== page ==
Nothing, though, can really prepare you for how BIG the actual Saturn V rocket is. Lying sideways is a restored Saturn V launch vehicle built from test components and parts of planned Apollo mission (Apollo 19) that never flew.

The massive Saturn V rocket engines.

The rocket is on its side, allowing you to walk around it and see all sections up close:

Needless to say, you need a big rocket to get people to the Moon. There was no way for me to fit the entire rocket in the shot (I tried!)

Hanging from the ceiling is an actual Lunar Module (a lunar lander) that never flew to the Moon. This one was originally scheduled to fly on Apollo 15, but was replaced with an updated J-Series lander that was built for a more extended stay (the later Apollo missions spent 2-3 days on the moon, whereas the Apollo 11 astronauts spent less than 24 hours on the surface.)

A real Lunar Module (LM) that almost went to the Moon. 

There was also a display of the interior of the Lunar Module:

This is the cockpit of the Lunar Module – notice how there are no seats! The astronauts had to land while standing upright. The lack of seats helped to save weight. When it comes to space travel, weight = money!

We also got to see an unused Command/Service Module. While two astronauts worked on the Moon, another orbited above them in this type of craft. This was also the spacecraft used to bring the astronauts back home.

This is the type of spacecraft that brought astronauts home from the Moon.

Some of the best exhibits, however, were tucked away in a side room that could have been easily missed! This room housed equipment that *actually* made a trip to and from  the Moon:

The Apollo 14 Command Module that brought astronauts home from the Moon. Crispy!

A spacesuit WORN ON THE MOON by Al Shepard. That dirt near the boots is moon dust!

The Vehicle Assembly Building

Once our rapid-fire tour of the Saturn V Center was done (we had a tight schedule to keep) we boarded the bus to visit the Vehicle Assembly Building:

Inside the VAB – the building in which the Saturn V rockets and Space Shuttles were assembled before rolling out to the launch pad.

Our tour guide was a former Space Shuttle worker named Kim who lost her job when the shuttle program ended. She volunteers her time on tours like the one we took because she believes so strongly in the space program and the legacy of the shuttle. When she was 8 years old, she decided that she would either fly on a shuttle or work on one, and she made her dream come true!

Our tour guide Kim finds her name on the VAB’s Space Shuttle tribute wall.

We were all moved when she described how she traveled to Texas in 2003 to be part of the team that recovered debris from the Space Shuttle Columbia after it disintegrated on re-entry. The remnants that were recovered (about 60% of the vehicle, I believe she said) are currently stored in an upper level of the VAB, and Kim pointed out their approximate location to us.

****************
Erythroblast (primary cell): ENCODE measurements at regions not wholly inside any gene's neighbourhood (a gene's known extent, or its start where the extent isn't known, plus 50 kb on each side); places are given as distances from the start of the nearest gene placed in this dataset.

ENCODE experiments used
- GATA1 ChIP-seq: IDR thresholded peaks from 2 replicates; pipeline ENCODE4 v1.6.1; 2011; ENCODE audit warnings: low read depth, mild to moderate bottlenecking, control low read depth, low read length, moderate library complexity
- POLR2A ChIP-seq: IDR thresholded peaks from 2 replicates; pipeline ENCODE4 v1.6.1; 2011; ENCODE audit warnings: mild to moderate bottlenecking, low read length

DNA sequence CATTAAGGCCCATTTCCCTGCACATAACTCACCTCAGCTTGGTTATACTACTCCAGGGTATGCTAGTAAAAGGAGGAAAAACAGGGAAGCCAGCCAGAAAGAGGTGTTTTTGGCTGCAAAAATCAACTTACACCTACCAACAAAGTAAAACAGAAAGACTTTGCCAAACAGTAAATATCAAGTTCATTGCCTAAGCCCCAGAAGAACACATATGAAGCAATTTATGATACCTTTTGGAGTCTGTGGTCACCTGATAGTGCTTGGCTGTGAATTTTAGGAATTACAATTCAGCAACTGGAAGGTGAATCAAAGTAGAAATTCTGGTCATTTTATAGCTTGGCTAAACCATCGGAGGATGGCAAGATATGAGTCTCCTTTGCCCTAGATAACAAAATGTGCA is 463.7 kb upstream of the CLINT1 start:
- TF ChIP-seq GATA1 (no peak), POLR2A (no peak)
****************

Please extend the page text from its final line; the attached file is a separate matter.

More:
One of the amazing moments in the tour was when we were able to see an “old friend” up close! The Space Shuttle Endeavour is currently being prepared for a move to its permanent home as a museum piece at the California Science Center. All of the toxic components need to be removed and replaced, so it was getting a bit of a facelift when we saw it.

Me with the Space Shuttle Endeavour!

Trip to the Launch Pad

As if we hadn’t seen enough, we were soon taken to see something that was even new to our guide – a visit to the rocket that would launch the MSL Curiosity rover to Mars the following day!

As our bus approached the launch pad, I took a quick video with my phone:

When we first saw the rocket, it was practically silhouetted against the Sun:

MSL Curiosity’s last sunset (on Earth, at least…)

At our next stop around the corner, however, we saw it in all its glory:

Can I hop on board?

Here’s a closeup shot I took of the top of the rocket, in which the rover was housed:

The Atlas V: up close and personal!

Someone was smart enough to get us all to pose for a pic!

Space Tweeps from Bus #2

Not only was it incredible to be THAT close to a rocket headed for Mars, it was amazing to realize that the rover we had been talking about all day was actually tucked away in there, just a few hundred feet from where we stood.

I also tried to absorb the historic nature of this site. This area, Launch Complex 41, was the same complex that launched the Voyager probes that flew past Jupiter, Saturn, Uranus and Neptune in the 70s and 80s, and the Viking landers, which were the first successful Mars landers.

The rocket was perfectly still and completely quiet, but we knew that was only temporary. Tomorrow, this site would (hopefully) be filled with the sound, fire, and fury of a launch!

Launch Complex 34

Despite dwindling daylight, Kim and our driver let us make one final, unanticipated stop.

Space travel is obviously not easy, and it is also not risk-free. Our bus stopped at the location of the American space program’s first tragedy: the site of the Apollo 1 fire that claimed the lives of astronauts Gus Grissom, Roger Chaffee and Ed White.

The astronauts of Apollo 1 perished in a fire at this launch complex while performing a test of their spacecraft.

The launch complex itself has been left to the elements, adding to its eerie feel. Off to the side is a simple tribute: three granite benches – one for each astronaut lost.

Apollo 1 Memorial

Dinner and An Early Bedtime

The bus returned us to the press site where we said our goodbyes for the day. I headed out to meet a group of space tweeps for dinner at Fishlips, a local seafood restaurant. There, we enjoyed more space-y conversation and shared our excitement about what we’d seen. I tweeted:

We also shared our excitement about what we all hoped to see the following day: the launch of “our” rocket bound for Mars!

I was facing a 4:30AM wake-up call to ensure that I would make it to the launch site in time for Saturday’s activities, so I returned to the hotel, posted a few photos to Twitter & Facebook and tried to get some sleep…

In Part III of this blog series, I recount the events of Saturday, November 26th – the LAUNCH!!!